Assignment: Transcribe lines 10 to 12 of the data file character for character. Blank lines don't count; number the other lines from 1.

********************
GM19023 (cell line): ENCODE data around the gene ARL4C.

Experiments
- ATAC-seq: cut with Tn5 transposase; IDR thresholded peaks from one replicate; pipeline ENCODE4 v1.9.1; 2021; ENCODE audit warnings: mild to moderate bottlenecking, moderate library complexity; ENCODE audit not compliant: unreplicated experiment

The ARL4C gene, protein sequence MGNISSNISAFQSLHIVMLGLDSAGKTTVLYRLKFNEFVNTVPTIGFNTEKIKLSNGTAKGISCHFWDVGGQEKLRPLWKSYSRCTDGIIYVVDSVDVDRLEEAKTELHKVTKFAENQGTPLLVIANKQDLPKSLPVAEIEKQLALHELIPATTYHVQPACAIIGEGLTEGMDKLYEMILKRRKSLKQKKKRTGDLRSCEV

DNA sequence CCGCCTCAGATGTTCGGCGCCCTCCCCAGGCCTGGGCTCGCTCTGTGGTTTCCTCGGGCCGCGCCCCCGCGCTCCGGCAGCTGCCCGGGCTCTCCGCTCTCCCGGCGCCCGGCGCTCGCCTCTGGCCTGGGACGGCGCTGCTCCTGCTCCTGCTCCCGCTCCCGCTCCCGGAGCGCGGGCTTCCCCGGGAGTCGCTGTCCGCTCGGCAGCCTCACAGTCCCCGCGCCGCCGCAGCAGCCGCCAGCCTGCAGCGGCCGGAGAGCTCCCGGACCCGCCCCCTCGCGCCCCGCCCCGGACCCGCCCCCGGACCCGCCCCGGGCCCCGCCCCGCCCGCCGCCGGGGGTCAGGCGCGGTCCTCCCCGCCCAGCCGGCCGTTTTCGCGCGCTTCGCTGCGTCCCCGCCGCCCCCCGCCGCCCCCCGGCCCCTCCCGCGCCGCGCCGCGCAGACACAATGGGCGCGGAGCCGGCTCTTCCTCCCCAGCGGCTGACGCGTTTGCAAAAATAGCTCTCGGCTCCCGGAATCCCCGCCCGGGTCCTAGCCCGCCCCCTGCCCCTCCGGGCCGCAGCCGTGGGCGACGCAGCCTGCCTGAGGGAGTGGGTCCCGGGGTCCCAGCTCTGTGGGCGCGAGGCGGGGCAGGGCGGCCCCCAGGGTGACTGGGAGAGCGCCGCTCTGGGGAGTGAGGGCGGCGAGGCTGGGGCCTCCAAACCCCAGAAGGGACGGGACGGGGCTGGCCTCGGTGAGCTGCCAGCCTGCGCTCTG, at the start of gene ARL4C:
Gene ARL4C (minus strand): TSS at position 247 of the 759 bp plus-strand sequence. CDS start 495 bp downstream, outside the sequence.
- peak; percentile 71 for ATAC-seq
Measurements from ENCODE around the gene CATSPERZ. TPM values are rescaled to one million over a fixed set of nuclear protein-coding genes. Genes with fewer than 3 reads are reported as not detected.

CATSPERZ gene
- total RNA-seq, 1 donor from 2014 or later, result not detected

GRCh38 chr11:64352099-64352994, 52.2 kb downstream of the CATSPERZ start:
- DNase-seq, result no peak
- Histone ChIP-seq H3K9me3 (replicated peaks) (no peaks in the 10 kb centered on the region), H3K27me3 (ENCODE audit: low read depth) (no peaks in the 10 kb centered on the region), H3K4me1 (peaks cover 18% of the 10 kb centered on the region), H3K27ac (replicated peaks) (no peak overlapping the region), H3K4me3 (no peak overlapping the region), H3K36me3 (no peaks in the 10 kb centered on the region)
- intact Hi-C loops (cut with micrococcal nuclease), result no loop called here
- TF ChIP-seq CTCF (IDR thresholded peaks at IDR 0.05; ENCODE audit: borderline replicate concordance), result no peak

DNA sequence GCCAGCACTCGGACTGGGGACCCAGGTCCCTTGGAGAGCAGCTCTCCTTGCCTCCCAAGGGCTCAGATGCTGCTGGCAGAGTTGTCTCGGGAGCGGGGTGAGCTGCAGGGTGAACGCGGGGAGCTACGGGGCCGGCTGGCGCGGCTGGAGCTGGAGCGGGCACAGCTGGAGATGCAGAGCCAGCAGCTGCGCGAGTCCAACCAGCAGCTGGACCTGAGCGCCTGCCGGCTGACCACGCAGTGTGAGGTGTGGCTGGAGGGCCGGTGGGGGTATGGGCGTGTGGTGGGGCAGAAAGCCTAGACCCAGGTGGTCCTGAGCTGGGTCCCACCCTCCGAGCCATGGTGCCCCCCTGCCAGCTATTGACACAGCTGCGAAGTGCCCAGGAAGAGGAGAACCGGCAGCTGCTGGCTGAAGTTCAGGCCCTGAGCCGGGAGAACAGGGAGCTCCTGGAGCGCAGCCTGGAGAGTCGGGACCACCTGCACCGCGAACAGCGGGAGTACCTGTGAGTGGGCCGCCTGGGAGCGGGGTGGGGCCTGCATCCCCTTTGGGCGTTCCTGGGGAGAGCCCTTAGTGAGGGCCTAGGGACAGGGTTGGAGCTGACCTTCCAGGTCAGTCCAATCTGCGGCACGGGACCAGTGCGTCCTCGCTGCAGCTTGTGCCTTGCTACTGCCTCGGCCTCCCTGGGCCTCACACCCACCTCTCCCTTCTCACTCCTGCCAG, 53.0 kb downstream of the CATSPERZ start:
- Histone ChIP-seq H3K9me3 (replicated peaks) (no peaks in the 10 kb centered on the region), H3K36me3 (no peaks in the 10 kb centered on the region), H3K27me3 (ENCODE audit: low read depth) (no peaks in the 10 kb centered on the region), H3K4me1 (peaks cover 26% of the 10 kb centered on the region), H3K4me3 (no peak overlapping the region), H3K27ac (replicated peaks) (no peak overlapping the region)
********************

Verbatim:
- total RNA-seq, 1 donor from 2014 or later, result not detected

GRCh38 chr11:64352099-64352994, 52.2 kb downstream of the CATSPERZ start:
- DNase-seq, result no peak